Advances in technologies for children with orthopaedic disabiliti | 421
Rheumatology: Current Research

Rheumatology: Current Research
Open Access

ISSN: 2161-1149 (Printed)


Advances in technologies for children with orthopaedic disabilities

International Conference and Exhibition on Orthopedics & Rheumatology

August 13-15, 2012 Hilton Chicago/Northbrook, USA

Gerald F. Harris

Keynote: Rheumatology & Orthopedics

Abstract :

A mong children under the age of 18, an estimated 4.0 million (6.1% of the U.S. population under age 18) have some type of chronic disabling condition or impairment limiting function. Orthopedic impairments represent over 5% of the total population. This presentation highlights a series of research (R) and development (D) projects based on innovative technologies to assist children with orthopedic disabilities. The projects are supported by a national Rehabilitation Engineering Research Center funded by NIDRR*. Characterization of tissue through nano/mircro-structural analysis is the topic of project R1 which proposes improvements in care for children with osteogenesis imperfecta or ? (OI) and clubfoot deformity (CF). The prognostic value of central nervous system plasticity associated with rehabilitative treatment are being determined in project R2 to better direct future rehabilitative intervention of children with cerebral palsy (CP). Project R3 evaluates home-based robot-guided therapy and tele-assessment to determine effectiveness in reducing premature declines in mobility in children with CP. Project R4 utilizes advanced modeling of the extremities to improve the function and care of children with myelomeningocele (MM), CP, spinal cord injury (SCI), OI and planovalgus foot deformities. Project D1 is developing an elliptical machine to improve neuromuscular control and stability in the axial and frontal planes in children with patellofemoral instability and CP. A novel 3D pediatric robotic gait trainer is being developed in project D2 to allow naturalistic stepping during treadmill training of children with CP. A unique biplanar fluoroscopic imaging system is being completed in project D3 for in vivo analysis of foot and ankle motion during walking. Project D4 provides customized orthotics for severe planovalgus foot deformity through computer based, rapid prototyping techniques.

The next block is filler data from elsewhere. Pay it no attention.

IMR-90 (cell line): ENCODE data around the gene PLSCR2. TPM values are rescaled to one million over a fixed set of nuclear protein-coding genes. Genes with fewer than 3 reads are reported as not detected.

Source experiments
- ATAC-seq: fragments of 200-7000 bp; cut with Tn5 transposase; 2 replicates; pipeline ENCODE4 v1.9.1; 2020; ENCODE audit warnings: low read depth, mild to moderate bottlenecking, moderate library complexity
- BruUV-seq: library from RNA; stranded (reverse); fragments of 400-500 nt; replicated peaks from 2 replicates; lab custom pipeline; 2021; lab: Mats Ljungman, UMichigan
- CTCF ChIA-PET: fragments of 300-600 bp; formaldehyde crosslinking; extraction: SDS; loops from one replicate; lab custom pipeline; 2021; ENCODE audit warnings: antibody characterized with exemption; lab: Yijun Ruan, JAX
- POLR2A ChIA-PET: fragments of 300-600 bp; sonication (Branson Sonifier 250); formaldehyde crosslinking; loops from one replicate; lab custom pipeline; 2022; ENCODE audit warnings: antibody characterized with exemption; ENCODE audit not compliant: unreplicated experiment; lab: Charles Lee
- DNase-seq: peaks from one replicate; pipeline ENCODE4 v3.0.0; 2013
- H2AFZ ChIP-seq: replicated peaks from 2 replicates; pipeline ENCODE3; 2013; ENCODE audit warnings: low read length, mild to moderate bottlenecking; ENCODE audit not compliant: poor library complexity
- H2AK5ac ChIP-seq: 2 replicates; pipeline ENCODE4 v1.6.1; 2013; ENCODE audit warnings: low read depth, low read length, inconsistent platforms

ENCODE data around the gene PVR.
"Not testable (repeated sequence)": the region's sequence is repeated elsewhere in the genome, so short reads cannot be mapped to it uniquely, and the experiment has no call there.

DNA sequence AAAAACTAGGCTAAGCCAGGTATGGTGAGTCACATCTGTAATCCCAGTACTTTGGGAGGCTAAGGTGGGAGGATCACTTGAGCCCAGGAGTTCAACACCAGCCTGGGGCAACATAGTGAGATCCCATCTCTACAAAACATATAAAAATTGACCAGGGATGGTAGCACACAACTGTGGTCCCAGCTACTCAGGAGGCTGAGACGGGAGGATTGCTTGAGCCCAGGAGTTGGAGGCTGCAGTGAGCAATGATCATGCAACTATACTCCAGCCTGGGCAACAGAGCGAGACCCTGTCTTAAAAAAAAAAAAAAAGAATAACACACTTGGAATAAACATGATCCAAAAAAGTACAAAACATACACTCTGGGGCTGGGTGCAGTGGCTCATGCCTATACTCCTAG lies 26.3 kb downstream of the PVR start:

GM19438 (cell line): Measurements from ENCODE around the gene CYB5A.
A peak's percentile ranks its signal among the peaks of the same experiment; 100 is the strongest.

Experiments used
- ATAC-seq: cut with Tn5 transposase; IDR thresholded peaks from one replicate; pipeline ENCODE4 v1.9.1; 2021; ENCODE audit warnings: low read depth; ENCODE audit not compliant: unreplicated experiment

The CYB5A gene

Biography :

Dr. Harris is a Professor of Biomedical Engineering at Marquette University and Director of Orthopaedic Research at the Medical College of Wisconsin. He also directs the clinical Gait Lab at Shrines Hospital for Children in Chicago. As Director of the national Rehabilitation Engineering Center for Children with Orthopaedic Disabilities, Jerry leads a multi-intuitional team focused on the orthopaedic needs of those with Cerebral Palsy, Myelomeningocele, Clubfoot, Spinal Cord Injury and Osteogenesis Imperfecta. Dr. Harris has served as president of the Engineering in Medicine and Biology Society, North American Society for Gait and Clinical Motion Analysis, and is a Fellow of the American Academy for Cerebral Palsy and Development Medicine. He has authored over 450 publications and three texts